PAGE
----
Exiled Belarusian Police Commander Says He Was Warned Of Murder Plot

A former commander of the Belarusian riot police says Berlin security officials warned him in 2012 that they have information about a plan by the Belarusian KGB to kill him.

Uladzimer Baradach spoke to RFE/RL about the alleged plan in an interview published on January 12, commenting on a recently published audio tape from 2012 that apparently spells out plans to murder Baradach and two other opponents of Belarus’s authoritarian leader Alyaksandr Lukashenka in Germany.

Another critic of Lukashenka residing in Germany, former prison chief Aleh Alkayeu, whose name was also mentioned on the tape, told RFE/RL last week that German police in 2012 offered to provide him with bodyguards, saying they had obtained information about possible Belarusian KGB plans to kill him.

The Brussels-based online newspaper EUObserver on January 4 published details of a recording of what it said was the Belarusian KGB security service’s then-chief Vadzim Zaytsau discussing the plans with his subordinates to kill the men.

Baradach said that although he had never met Zaytsau and therefore cannot confirm that it was his voice in the recording, the fact that Berlin police informed him about the KGB’s plans to kill him exactly the same year when the tape was recorded proves that the audio is authentic.

“It was not an official business discussion between the KGB chief and his subordinates. It was a discussion between criminals who laid out plans to execute a criminal operation,” Baradach told RFE/RL.

On the tape, Zaytsau was apparently briefing members of a special KGB elite counterterrorism unit — Alfa Group — about killing three opponents of Lukashenka then living in Germany — Baradach, Alkayeu, and Vyachaslau Dudkin, a former anti-corruption police chief.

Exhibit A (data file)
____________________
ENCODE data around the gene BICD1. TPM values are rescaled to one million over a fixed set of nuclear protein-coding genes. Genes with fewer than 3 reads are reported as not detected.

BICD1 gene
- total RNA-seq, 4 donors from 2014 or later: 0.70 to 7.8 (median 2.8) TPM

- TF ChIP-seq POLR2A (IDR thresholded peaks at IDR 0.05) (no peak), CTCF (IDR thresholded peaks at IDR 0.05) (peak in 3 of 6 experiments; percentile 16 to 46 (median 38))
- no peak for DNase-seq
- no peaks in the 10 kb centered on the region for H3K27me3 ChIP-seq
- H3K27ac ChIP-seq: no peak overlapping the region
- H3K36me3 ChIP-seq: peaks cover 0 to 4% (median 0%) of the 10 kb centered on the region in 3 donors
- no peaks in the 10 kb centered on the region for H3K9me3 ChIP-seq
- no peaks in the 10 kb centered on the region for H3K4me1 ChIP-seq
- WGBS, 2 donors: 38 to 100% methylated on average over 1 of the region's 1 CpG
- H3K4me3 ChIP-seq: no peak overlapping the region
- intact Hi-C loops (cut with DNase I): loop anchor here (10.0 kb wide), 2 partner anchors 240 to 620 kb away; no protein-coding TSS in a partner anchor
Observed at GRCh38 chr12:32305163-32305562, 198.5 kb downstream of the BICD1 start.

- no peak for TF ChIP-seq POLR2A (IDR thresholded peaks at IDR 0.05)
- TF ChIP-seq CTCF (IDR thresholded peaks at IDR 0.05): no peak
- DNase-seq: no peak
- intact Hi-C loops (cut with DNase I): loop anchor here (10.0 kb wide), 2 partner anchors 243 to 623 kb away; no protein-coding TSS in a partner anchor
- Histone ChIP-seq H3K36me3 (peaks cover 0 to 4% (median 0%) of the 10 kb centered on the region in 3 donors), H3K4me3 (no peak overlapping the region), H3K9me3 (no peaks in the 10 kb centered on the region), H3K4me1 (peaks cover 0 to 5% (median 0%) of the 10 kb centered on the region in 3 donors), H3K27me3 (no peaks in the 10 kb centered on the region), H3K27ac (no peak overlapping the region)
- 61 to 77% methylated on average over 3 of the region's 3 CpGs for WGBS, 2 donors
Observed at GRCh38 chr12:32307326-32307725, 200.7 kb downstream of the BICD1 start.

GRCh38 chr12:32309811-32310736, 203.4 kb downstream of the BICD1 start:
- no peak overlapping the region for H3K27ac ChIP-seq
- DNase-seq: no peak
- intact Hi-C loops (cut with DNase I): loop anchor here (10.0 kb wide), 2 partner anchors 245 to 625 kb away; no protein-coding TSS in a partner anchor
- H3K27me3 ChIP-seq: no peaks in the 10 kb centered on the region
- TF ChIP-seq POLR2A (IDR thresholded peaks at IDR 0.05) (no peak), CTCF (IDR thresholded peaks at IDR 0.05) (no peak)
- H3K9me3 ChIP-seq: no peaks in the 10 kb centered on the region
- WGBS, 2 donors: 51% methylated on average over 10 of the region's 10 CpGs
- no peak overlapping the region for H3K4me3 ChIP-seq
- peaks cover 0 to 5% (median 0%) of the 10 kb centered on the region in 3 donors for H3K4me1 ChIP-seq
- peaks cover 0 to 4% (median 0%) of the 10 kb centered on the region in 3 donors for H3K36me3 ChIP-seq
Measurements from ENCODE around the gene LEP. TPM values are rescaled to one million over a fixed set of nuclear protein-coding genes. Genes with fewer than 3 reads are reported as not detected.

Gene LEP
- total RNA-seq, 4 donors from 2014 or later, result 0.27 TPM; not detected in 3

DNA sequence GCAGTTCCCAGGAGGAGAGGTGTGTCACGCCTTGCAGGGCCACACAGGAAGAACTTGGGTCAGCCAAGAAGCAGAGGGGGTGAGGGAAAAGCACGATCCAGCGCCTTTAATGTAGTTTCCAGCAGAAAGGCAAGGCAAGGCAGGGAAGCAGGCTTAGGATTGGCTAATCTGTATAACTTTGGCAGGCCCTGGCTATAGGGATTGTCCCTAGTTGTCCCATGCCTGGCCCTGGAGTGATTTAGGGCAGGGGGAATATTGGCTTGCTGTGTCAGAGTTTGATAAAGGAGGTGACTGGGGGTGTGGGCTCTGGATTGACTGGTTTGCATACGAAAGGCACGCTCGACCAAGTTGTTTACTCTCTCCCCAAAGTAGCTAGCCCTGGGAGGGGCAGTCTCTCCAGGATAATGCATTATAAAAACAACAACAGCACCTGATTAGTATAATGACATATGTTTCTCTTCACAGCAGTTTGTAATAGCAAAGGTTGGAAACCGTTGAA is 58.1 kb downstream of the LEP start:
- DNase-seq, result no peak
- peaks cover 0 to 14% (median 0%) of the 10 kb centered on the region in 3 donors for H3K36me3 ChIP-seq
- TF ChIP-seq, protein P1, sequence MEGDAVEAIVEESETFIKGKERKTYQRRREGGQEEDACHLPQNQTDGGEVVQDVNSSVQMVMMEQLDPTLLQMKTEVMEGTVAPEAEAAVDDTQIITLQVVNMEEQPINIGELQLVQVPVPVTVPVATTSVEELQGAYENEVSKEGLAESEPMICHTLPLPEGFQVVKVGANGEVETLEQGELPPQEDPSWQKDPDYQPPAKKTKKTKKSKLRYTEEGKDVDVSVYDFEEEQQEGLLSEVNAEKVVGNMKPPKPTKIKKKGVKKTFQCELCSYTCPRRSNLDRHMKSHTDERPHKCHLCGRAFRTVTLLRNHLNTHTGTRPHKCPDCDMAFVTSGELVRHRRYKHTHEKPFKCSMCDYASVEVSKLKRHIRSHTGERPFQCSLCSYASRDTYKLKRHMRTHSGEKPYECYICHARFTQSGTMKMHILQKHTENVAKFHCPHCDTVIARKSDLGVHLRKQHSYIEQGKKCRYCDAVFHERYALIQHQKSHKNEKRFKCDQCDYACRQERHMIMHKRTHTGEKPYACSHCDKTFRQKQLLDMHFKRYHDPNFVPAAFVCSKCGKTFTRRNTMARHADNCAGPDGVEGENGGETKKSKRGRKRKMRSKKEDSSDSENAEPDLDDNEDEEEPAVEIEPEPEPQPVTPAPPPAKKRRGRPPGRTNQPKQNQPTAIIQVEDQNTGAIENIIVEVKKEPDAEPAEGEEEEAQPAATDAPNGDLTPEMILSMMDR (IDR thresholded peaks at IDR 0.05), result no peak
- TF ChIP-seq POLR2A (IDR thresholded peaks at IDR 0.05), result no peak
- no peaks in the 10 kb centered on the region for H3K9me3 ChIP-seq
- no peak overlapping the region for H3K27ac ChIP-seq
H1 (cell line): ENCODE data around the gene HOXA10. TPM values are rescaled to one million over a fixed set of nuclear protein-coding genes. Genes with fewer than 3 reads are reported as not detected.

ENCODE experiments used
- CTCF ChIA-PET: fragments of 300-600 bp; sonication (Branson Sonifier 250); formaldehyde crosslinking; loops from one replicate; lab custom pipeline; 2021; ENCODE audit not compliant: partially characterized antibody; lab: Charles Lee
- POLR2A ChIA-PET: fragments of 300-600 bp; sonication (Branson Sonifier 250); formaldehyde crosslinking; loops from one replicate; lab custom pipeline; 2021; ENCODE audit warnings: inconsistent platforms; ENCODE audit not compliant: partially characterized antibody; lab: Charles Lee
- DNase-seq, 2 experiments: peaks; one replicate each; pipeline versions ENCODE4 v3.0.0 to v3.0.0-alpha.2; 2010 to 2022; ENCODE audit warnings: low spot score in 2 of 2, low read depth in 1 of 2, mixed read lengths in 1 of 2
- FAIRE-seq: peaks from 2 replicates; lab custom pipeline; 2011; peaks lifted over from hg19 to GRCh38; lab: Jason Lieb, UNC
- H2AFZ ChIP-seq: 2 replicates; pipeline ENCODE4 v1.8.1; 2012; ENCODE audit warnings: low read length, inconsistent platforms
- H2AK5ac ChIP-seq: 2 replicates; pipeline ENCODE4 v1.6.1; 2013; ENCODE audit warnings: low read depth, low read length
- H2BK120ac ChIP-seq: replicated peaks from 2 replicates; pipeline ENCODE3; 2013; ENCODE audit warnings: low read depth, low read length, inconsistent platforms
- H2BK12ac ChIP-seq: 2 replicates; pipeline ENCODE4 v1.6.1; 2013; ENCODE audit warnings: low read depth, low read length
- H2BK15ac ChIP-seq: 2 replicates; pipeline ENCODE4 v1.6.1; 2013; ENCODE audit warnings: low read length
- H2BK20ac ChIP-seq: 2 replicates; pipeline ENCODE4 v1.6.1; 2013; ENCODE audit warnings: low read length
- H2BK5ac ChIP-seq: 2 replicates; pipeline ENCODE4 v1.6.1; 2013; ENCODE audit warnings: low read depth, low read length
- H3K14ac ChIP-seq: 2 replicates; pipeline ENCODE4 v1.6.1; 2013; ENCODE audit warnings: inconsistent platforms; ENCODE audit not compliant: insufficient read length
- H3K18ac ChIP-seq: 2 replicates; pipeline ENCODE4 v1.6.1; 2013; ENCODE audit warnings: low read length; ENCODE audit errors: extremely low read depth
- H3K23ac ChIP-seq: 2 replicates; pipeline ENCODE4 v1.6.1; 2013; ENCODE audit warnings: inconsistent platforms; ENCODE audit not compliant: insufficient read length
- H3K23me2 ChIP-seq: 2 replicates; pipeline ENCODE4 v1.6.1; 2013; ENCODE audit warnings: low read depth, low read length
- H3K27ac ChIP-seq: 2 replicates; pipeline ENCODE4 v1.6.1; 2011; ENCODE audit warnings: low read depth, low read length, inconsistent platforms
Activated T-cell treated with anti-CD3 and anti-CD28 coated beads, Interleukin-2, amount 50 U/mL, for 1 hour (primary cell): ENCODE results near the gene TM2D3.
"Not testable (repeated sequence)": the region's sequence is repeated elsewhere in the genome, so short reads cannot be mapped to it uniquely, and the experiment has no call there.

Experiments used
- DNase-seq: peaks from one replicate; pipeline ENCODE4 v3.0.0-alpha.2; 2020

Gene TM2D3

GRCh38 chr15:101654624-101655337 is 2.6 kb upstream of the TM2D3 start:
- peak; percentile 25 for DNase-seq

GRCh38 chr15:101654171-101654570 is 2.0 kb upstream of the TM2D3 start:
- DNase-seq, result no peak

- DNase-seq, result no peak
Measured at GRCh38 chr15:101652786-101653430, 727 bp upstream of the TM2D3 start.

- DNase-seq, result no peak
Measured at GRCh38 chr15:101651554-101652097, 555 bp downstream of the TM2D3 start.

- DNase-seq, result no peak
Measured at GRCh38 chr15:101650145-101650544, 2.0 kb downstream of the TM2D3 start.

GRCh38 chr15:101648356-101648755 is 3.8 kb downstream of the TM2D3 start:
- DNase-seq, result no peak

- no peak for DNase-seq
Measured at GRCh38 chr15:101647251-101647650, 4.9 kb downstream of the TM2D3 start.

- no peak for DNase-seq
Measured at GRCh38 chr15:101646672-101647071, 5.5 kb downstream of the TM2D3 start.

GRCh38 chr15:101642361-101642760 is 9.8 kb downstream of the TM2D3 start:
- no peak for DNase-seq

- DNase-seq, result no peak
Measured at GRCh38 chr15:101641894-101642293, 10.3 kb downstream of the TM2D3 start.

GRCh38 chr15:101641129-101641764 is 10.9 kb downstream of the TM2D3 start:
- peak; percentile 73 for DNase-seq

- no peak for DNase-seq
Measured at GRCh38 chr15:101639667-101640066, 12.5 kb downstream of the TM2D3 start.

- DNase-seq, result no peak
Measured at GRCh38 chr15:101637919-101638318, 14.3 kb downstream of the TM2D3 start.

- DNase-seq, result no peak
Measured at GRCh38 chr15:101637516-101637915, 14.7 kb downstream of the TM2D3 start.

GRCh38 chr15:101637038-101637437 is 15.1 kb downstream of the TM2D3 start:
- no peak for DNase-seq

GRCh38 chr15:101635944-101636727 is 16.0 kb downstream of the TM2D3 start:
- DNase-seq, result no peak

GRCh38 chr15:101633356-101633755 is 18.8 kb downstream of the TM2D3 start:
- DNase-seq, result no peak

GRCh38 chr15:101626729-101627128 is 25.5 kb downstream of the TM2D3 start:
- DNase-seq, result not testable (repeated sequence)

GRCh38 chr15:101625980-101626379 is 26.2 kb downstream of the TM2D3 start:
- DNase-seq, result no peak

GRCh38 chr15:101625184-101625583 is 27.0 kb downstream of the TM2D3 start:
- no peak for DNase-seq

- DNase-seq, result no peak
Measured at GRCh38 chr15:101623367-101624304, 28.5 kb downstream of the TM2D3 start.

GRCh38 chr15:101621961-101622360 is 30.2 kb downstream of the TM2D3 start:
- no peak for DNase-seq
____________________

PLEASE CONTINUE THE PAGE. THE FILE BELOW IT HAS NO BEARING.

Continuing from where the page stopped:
The audio also includes purported dialogue about the killing of Belarusian-born Russian journalist Pavel Sheremet, a critic of Lukashenka.

The attacks on Baradach, Alkayeu, and Dudkin never took place, but the plot discussed would allegedly have involved the use of explosives and poisons, the report said.

Sheremet was subsequently killed in a car-bomb attack in Kyiv in 2016. Ukrainian police said on January 4 that they were investigating the fresh documents and recordings, which if confirmed would increase suspicions that Belarus’s KGB was involved in the killing of Sheremet.

Three Ukrainian suspects are on trial in Ukraine in connection with the killing, but the authorities have not established who ordered the murder. The suspects deny wrongdoing.

The fresh revelations come as Lukashenka, in power since 1994, faces months of protests demanding he step down following a disputed presidential election in August 2020.

Nearly 30,000 people have been detained, and hundreds have been tortured in detention and beaten on the streets in the postelection crackdown by the government.

The European Union and the United States refuse to recognize Lukashenka as Belarus’s legitimate leader and slapped him and senior officials with sanctions.

Baradach told RFE/RL that Lukashenka will do everything to stay in power.

“Lukashenka will cling to power until the last riot police officer stands by his side, because only staying in power will guarantee him safety now,” Baradach said.

This post was originally published on Radio Free.